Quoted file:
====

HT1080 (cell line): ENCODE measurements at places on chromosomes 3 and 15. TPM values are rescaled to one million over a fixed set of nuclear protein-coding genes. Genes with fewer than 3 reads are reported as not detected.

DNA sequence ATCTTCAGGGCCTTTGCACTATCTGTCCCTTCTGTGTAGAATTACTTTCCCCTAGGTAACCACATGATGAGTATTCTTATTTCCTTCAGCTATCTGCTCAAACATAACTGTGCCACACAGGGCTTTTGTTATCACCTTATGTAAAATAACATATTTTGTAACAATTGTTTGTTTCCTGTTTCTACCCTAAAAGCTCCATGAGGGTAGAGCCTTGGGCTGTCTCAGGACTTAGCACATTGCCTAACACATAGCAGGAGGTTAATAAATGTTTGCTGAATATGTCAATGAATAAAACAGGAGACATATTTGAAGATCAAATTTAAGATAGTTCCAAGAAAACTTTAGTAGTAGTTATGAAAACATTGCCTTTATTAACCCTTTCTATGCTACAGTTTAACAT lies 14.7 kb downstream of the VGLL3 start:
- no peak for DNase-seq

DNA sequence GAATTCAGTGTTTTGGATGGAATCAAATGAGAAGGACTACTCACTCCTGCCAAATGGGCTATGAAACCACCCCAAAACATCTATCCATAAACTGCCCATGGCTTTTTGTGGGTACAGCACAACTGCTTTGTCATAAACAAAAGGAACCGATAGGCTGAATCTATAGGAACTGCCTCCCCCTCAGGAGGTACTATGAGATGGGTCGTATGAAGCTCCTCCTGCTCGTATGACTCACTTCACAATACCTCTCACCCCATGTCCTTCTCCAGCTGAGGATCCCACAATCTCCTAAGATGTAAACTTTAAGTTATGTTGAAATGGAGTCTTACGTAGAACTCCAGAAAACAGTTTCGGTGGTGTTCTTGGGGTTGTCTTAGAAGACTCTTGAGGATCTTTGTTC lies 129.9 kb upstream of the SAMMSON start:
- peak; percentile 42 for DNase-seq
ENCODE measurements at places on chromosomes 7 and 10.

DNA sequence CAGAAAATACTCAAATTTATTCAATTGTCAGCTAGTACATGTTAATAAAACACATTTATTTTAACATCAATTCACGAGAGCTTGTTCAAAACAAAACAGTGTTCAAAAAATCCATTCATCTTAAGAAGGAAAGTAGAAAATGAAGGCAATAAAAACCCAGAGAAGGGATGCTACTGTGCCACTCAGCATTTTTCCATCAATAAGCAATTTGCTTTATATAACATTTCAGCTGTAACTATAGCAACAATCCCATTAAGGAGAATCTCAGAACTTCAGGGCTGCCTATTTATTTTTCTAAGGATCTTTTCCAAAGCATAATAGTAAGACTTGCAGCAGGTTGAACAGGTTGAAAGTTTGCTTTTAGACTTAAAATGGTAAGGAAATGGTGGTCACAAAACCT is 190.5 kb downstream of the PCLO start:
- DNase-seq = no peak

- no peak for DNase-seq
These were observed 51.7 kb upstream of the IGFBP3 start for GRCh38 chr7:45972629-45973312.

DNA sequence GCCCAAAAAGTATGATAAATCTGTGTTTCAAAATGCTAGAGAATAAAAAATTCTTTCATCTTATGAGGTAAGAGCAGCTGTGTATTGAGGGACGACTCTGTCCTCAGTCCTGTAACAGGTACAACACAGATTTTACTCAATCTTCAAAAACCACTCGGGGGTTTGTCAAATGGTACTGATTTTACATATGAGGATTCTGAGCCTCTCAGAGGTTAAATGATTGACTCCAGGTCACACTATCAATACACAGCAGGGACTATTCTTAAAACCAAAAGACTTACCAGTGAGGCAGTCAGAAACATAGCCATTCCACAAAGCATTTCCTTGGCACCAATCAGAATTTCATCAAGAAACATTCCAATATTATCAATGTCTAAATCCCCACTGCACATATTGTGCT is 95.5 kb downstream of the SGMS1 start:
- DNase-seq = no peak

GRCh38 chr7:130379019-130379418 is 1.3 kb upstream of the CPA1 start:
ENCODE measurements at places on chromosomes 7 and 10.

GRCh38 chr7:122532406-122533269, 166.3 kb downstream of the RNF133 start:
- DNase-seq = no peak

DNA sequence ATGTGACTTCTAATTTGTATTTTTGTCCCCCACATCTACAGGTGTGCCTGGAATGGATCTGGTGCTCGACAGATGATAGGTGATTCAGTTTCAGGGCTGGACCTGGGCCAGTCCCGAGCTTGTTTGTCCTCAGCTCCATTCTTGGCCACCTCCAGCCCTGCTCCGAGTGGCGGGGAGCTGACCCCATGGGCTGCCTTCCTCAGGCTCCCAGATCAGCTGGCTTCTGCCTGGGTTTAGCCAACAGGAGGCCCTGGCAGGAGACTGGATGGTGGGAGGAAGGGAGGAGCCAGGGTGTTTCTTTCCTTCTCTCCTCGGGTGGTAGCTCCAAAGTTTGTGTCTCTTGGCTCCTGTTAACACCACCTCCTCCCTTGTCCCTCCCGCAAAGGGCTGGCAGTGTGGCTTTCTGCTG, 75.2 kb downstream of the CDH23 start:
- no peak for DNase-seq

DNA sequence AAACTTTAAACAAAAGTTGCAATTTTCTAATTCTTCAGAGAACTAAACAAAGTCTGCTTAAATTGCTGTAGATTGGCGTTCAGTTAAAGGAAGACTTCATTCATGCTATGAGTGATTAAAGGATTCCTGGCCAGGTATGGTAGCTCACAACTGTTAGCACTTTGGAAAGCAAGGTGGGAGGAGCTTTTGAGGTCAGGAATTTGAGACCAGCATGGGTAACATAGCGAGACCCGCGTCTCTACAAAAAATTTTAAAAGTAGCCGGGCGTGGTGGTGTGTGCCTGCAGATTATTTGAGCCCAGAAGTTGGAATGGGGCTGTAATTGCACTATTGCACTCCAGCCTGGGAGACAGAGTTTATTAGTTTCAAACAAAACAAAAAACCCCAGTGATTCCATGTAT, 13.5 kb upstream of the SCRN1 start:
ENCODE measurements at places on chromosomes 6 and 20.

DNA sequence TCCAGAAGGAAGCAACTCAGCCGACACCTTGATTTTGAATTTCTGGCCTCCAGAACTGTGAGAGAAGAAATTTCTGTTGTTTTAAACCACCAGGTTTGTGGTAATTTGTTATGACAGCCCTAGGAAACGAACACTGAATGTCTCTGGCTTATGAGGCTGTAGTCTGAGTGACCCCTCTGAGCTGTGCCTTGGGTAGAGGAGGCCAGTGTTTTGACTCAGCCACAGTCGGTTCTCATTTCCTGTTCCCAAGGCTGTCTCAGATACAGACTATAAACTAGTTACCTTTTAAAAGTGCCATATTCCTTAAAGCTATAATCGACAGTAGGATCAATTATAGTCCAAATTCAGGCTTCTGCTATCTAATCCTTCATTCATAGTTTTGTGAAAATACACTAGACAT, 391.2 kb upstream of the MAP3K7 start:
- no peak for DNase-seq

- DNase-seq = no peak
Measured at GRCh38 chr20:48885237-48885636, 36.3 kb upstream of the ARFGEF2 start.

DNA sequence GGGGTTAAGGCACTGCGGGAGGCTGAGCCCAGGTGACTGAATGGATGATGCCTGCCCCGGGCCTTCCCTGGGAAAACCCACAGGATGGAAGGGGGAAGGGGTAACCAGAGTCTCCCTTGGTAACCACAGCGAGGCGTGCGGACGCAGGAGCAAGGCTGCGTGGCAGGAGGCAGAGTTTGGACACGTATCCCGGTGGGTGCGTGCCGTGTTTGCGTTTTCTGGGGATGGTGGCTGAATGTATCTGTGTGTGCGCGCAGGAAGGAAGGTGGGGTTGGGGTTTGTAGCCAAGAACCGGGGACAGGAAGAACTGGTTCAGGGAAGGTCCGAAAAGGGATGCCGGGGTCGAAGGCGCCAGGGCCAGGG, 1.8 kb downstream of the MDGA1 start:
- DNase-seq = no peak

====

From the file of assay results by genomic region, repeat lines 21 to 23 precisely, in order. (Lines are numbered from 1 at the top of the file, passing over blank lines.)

DNA sequence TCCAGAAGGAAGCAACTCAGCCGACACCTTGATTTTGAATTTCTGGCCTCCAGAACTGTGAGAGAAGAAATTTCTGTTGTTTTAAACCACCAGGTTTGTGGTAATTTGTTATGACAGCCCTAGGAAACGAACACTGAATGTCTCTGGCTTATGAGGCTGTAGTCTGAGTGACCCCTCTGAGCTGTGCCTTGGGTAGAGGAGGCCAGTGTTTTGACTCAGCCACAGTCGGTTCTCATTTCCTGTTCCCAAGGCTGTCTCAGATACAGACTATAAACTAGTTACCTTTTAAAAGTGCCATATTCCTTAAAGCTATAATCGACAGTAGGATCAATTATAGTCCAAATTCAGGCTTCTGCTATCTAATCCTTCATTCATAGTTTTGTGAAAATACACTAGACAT, 391.2 kb upstream of the MAP3K7 start:
- no peak for DNase-seq

- DNase-seq = no peak